Simmons has some exceptional departments and is strong across the firm. A few trainees leaving is not going to sink the ship in any way, shape or form.

(8)(11)
Anonymous

Which ones are those mate?

Looks like Simmons might have to start flogging those artworks they got to keep up with the rent at CityPoint.

(18)(5)
Anonymous

No I’m not, I am a trainee at Clifford Chance and everyone in the city knows that Simmons & Simmons aren’t going to be able to keep up with the top city players for long. I will give it a couple of years probably even less before they shut down.

(2)(19)
Lolcano

Complete and utter BS.

Is that what they teach you toilers at CC, that Simmons are to shut down and MC is the only way forward? 😂😂😂

Lay off the CC Kool Aid mate – they’ll merge with a US shop far, far sooner than they’ll ever “shut down”, but by all means keep telling yourself that.

(23)(2)
Tyrion

I don’t know how getting rid of half your trainees after posting quite disappointing financial figures can be spun as a good thing. Simmons will merge shortly.

(3)(2)
US NQ

Any guesses on who’ll be the lucky suitor?

My bets are either on Hunton & Williams (since they got cold feet with Addleshaws), Nixon Peabody or Goodwin Procter.

(2)(0)
Anonymous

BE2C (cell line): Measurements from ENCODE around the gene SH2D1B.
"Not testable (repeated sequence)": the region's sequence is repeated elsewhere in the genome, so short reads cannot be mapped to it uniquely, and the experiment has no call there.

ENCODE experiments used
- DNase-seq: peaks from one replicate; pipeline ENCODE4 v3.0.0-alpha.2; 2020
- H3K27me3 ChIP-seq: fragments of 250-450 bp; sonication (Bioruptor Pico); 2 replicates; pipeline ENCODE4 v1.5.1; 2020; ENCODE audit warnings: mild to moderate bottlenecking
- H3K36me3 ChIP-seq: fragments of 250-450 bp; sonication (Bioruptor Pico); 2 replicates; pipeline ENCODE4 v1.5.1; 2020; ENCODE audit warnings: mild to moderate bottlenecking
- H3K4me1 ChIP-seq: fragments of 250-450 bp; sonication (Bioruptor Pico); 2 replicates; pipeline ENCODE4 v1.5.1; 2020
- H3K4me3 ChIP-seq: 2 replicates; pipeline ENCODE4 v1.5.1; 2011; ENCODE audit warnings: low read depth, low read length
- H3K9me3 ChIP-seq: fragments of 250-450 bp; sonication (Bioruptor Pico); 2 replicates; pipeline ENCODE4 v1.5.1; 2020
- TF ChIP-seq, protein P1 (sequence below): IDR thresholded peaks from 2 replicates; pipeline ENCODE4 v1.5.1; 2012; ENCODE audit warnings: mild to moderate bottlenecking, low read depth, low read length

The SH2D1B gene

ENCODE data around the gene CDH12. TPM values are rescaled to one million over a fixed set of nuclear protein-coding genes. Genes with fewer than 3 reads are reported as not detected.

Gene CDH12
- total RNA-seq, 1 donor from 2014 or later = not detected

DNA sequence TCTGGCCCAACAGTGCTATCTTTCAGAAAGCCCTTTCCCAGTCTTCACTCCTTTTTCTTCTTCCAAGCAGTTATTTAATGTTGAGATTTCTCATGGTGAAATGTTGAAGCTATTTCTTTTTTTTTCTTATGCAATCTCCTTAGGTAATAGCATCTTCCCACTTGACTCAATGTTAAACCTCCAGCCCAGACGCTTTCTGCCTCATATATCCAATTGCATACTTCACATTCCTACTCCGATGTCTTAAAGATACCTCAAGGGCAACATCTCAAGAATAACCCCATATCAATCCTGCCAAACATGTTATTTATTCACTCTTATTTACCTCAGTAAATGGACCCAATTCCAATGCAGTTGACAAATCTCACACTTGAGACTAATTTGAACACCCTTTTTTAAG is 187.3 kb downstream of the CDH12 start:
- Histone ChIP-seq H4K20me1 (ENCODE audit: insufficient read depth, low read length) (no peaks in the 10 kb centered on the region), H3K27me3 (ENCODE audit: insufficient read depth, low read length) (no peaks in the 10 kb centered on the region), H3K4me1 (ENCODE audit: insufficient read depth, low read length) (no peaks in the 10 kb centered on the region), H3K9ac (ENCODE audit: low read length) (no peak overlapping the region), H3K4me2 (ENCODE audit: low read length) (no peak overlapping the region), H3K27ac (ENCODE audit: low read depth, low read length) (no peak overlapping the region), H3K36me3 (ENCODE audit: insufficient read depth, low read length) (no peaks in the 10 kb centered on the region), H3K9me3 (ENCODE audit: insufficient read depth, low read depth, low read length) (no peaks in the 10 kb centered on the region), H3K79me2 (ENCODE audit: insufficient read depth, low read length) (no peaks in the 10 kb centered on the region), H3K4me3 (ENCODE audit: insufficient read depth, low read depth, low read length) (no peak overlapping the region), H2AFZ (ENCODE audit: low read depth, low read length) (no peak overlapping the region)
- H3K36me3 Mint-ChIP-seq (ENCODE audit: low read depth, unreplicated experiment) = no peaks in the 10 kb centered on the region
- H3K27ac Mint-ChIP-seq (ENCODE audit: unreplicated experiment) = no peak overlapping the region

Simmons has been in on and off merger talks with other firms for years and it’s never come to anything. Usually with a US firm as that’s a huge gap for them right now.

Their continued failure to consummate these relationships is starting to look a little embarrassing. What’s going on under the surface that causes potential brides to bolt when they do their due diligence?

(0)(0)
Anonymous

Sounds like you’ve drunk too much pool water while chasing them turds

(7)(0)
Anonymous

This post has been removed because it breached Legal Cheek’s comments policy.

(7)(1)
Anonymous

I’d not worry – they have all got that impressive BPP MBA in Legal Practice. Boston Consulting Group and Goldmans are probably already lining up to recruit the ones who were not retained.

(23)(5)
Beacon of Truth and Honesty

My sources at Simmons tell me that even the 50% figure may not tell the whole story. Apparently one trainee accepted an offer, only to turn it down before actually qualifying. Does this count as ‘retained’? If not then it’s actually a 46% rate. Naughty, naughty Simmons. Again!

(16)(0)
Anonymous

Far out, 46% is almost as bad as Orrick Herrington or Mayer Brown.

(5)(4)
Anonymous

Just a combination of irrational internal decisions, poor recruitment procedure and weak remuneration.

It’s really not surprising people are leaving.

(1)(0)
Anonymous

It ain’t bad only if you hail from some east london ghetto

(0)(1)
Anonymous